• Littlechild, R. and Glasby, J. (2016). Direct Payments and Personal Budgets : Putting Personalisation into Practice. (3rd ed).  Bristol: Policy Press.
  • Mandelstam, M. (2009). Safeguarding Vulnerable Adults and the Law.  London : Jessica Kingsley Publishers.
  • Oliver, M., Sapey, B. and Thomas, P. (2012). Social Work with Disabled People.  Basingstoke : Palgrave Macmillan.
  • Pritchard, C. (2006) Mental health social work-evidence based practice, London: Routledge
  • Ramon, S. and Williams, J. (Eds.) (2005) Mental Health at the Crossroads: the Promise of the Psychosocial Approach, Aldershot: Ashgate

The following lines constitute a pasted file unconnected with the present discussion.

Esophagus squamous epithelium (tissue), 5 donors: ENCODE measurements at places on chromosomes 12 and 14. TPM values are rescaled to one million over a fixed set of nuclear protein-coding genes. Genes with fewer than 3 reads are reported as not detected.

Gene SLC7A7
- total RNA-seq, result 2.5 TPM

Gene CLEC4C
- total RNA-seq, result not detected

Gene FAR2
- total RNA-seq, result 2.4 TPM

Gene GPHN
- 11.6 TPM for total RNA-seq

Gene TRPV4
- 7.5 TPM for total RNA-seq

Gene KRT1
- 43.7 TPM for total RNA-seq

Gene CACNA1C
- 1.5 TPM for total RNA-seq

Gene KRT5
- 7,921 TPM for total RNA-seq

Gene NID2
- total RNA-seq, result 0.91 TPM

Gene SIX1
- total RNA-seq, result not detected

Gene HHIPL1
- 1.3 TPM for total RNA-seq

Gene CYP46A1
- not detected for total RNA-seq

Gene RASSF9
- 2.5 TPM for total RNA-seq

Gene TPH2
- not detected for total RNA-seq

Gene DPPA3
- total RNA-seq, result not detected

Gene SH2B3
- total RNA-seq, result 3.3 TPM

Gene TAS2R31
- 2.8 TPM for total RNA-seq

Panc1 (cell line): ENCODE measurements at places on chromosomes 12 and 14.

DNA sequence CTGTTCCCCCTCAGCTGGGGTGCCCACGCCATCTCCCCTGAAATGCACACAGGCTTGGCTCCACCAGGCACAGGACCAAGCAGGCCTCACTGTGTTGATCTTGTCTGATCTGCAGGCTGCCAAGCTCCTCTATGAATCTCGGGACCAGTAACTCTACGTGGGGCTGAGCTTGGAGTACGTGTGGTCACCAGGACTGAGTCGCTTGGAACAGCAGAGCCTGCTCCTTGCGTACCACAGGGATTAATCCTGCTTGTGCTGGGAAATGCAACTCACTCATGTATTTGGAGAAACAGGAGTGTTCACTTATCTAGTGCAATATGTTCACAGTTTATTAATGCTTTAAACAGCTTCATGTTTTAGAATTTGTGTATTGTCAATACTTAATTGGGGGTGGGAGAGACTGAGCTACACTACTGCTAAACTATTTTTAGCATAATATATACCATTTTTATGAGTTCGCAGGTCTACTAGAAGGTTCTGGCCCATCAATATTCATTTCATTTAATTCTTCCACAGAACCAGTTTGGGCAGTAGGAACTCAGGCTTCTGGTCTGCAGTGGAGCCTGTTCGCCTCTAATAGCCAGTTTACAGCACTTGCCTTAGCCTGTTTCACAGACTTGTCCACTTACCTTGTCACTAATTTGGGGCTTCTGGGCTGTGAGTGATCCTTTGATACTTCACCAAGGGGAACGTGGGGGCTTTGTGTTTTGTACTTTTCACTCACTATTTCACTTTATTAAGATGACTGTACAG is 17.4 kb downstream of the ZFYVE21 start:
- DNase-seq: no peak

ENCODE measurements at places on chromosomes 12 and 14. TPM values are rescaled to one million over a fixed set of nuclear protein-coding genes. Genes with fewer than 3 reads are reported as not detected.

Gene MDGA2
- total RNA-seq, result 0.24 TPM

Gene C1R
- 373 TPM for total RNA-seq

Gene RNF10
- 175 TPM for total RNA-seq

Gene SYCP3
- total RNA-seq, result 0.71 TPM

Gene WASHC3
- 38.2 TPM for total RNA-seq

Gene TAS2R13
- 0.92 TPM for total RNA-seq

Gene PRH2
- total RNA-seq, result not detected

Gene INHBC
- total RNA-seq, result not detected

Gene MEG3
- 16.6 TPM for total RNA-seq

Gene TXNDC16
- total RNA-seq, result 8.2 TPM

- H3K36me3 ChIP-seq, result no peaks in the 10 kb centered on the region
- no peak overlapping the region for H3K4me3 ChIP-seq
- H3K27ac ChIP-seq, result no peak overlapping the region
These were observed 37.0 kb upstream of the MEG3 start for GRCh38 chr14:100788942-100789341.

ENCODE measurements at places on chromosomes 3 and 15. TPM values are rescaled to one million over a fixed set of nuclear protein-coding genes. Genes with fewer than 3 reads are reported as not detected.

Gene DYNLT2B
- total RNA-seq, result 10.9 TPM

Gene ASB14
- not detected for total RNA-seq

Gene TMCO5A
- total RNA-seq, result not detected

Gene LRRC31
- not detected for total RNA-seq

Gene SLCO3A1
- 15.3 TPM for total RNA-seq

• Tew, J (ed) (2005) Social Perspectives in Mental Health: Developing Social Models to Understand and Work with Mental Distress. London: Jessica Kingsley
  • Tew, J. (2011) Social Approaches to Mental Distress, Basingstoke: Palgrave Macmillan
  • Webber, M. (2008) Evidence Based Policy and Practice in Mental Health Social Work, Exeter: Learning Matters

The information on this page is indicative of the module that is currently on offer. The University is constantly exploring ways to enhance and improve its degree programmes and therefore reserves the right to make variations to the content and method of delivery of modules, and to discontinue modules, if such action is reasonably considered to be necessary by the University. Where appropriate, the University will notify and consult with affected students in advance about any changes that are required in line with the University's policy on the Approval of Modifications to Existing Taught Programmes of Study.